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I’ve always figured my father would eventually die of heart disease sometime in his 80s. It’s a morbid thing to think about it, but it’s the logical conclusion I came to a while back.
He had a heart attack a week before I turned 12. In the 22 years since, there have been pacemakers, stents and scares, but there have been far more birthdays, rounds of golf and favorite country songs. (Seriously, how does a man from Brownsville, Brooklyn, become such a huge contemporary country music fan?)
Nothing could have surprised me more than the phone call I got from my parents in August 2010. They were both crying, which, as you may imagine, wasn’t the standard. I immediately knew I was going to hear bad medical news, but it wasn’t what I expected.
My father, then 68, had gone to his otolaryngologist (ear/nose/throat doctor) to get the wax cleaned out of his ears -- something he did whenever it would build up badly enough to affect his hearing (basically whenever my mother could yell “Norm!” from two feet away and he couldn’t hear her). When the doctor casually asked him if there was anything else bothering him, Dad mentioned that his throat had been sore for a couple of weeks. Moments later, the source of the soreness was identified as a mass.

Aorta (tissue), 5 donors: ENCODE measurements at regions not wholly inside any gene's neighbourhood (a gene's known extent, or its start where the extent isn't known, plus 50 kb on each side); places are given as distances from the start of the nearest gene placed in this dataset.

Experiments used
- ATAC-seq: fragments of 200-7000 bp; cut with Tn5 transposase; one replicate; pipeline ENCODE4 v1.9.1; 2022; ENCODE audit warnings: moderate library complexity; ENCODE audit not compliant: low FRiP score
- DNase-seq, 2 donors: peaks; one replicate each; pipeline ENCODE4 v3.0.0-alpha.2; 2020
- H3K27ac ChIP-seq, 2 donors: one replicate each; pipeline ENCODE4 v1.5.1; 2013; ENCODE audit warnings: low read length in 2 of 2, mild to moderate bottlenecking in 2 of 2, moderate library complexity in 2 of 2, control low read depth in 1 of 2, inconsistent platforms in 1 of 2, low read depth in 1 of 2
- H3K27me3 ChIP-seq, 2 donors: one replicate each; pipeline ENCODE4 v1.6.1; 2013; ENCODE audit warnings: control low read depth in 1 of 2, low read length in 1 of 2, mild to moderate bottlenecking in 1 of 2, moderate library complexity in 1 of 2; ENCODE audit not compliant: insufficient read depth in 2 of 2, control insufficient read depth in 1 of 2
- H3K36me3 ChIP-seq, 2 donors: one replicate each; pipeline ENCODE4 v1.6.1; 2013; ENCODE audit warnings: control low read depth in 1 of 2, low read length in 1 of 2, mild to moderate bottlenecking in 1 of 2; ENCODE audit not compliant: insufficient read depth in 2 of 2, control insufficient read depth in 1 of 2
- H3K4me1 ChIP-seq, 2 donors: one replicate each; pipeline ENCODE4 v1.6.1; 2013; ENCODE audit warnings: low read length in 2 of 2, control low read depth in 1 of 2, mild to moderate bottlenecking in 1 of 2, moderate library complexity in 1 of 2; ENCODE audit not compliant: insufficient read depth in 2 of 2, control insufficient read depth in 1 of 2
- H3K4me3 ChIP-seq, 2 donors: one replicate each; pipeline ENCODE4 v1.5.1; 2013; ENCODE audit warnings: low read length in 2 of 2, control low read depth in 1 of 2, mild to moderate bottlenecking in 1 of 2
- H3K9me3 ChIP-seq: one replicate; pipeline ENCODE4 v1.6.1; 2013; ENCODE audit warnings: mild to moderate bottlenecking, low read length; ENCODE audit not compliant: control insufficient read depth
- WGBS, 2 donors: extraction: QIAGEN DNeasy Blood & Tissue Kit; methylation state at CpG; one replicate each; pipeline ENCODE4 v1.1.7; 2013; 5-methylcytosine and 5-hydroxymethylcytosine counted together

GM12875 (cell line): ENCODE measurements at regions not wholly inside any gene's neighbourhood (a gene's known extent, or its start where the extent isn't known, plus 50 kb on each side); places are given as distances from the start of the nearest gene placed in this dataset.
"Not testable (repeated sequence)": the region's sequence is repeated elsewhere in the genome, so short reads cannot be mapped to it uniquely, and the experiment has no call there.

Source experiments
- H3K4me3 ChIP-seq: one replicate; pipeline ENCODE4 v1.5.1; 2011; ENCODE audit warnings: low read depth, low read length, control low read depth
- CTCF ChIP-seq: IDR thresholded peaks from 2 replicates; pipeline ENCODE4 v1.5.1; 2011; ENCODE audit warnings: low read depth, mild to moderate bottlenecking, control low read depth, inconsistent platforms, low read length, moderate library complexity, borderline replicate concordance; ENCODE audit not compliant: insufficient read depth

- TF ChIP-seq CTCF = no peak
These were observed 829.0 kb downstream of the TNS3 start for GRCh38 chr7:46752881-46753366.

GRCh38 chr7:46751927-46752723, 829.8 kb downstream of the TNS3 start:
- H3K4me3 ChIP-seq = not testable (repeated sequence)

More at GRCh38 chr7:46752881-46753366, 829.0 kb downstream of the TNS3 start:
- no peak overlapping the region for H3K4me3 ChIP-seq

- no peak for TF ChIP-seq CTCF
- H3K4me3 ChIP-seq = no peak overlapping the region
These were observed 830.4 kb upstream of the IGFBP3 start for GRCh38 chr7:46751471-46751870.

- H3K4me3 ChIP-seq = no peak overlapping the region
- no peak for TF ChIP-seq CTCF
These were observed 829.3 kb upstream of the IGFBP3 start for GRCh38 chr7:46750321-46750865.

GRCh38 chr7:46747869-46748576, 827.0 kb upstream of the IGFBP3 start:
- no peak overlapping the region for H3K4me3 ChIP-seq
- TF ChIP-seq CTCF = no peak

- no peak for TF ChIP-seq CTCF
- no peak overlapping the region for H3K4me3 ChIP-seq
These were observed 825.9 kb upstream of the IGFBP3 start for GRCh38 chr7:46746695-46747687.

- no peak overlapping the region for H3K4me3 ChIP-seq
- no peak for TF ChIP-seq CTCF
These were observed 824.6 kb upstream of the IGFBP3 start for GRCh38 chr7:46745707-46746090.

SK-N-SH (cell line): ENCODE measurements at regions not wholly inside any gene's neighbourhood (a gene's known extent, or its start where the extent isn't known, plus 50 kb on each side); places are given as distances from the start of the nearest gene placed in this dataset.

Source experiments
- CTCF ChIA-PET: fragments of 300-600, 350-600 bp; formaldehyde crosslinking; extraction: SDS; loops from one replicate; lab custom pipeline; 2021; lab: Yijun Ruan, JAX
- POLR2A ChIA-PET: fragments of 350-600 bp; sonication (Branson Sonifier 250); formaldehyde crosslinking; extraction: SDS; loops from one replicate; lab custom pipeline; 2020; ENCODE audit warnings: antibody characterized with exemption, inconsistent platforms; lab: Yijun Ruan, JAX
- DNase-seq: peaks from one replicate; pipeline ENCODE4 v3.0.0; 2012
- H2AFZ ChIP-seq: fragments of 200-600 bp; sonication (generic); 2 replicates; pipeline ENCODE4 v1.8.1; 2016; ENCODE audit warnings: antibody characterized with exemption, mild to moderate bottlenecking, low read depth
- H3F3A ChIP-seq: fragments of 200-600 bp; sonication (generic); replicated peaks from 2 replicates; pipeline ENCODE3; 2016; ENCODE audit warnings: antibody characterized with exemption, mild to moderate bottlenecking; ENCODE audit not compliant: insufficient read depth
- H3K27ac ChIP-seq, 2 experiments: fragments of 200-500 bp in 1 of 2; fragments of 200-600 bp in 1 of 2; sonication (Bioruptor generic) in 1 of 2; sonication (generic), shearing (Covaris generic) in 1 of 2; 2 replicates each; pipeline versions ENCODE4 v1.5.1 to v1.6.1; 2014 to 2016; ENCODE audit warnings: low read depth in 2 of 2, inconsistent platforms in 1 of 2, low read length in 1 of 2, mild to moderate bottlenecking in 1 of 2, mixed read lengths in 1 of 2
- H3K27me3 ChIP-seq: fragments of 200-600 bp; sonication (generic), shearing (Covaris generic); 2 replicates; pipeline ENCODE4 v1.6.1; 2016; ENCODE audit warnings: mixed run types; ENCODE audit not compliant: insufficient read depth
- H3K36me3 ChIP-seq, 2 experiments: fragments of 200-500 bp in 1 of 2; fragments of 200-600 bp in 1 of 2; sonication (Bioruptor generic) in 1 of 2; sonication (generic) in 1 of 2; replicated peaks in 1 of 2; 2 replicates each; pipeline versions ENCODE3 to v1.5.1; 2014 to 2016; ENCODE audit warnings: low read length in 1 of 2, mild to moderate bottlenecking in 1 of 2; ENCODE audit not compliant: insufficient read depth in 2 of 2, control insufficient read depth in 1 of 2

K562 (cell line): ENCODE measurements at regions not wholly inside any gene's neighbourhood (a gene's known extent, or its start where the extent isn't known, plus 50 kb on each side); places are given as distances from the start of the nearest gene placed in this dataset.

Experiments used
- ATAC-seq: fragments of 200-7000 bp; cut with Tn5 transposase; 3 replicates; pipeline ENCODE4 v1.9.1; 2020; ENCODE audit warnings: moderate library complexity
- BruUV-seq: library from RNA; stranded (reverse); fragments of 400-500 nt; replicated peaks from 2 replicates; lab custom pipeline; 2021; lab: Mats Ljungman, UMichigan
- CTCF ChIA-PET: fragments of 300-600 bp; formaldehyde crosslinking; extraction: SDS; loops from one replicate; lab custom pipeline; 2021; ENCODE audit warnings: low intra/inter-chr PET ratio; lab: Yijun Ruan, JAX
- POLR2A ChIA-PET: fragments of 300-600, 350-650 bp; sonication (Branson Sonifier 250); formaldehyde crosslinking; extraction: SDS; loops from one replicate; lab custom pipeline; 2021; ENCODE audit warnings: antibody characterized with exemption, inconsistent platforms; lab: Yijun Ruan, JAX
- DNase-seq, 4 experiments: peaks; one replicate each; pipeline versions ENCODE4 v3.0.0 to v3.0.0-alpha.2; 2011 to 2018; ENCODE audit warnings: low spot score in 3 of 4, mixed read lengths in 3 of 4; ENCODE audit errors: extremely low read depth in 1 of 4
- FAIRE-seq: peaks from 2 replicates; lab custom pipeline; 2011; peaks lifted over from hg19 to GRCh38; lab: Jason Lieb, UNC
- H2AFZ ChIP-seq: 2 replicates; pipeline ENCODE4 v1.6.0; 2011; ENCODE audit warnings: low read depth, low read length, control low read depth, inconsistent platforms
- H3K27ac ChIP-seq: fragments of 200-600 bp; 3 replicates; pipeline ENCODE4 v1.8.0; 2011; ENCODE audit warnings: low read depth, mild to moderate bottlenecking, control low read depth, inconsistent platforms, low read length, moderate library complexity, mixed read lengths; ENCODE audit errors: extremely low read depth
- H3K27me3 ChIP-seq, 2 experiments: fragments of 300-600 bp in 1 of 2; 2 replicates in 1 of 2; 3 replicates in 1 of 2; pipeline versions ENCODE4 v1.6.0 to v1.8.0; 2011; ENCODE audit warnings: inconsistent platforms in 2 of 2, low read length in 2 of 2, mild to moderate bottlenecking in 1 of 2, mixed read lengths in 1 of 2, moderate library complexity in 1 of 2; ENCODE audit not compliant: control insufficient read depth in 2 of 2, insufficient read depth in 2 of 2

Tests confirmed that my father had Stage IV throat cancer.
We all cried on the phone for a few minutes. I think my parents didn’t want to pain themselves even more by telling me in person -- we were living only a few miles apart in South Florida at the time.
Naturally, we assumed that this had been caused by years of smoking. He had quit right after the heart attack in 1991, but everyone’s heard about damage being done and cancer showing up years later. A few days after his diagnosis, Michael Douglas announced that he, too, had throat cancer, which he believed had been caused by his own smoking and drinking. Dad joked about being the handsomer of the two Jewish sexagenarian throat-cancer patients.
We talked about best cases and worst cases. There was a possibility he’d lose his tongue, and he semi-jokingly said he’d “go to the garage” if that happened. Knowing that his two favorite things were eating and talking, my mother and I knew he was more serious than joking, and we accepted that. Even if he kept his tongue, his doctor said he would probably never taste food the same way after the radiation treatments he’d be getting.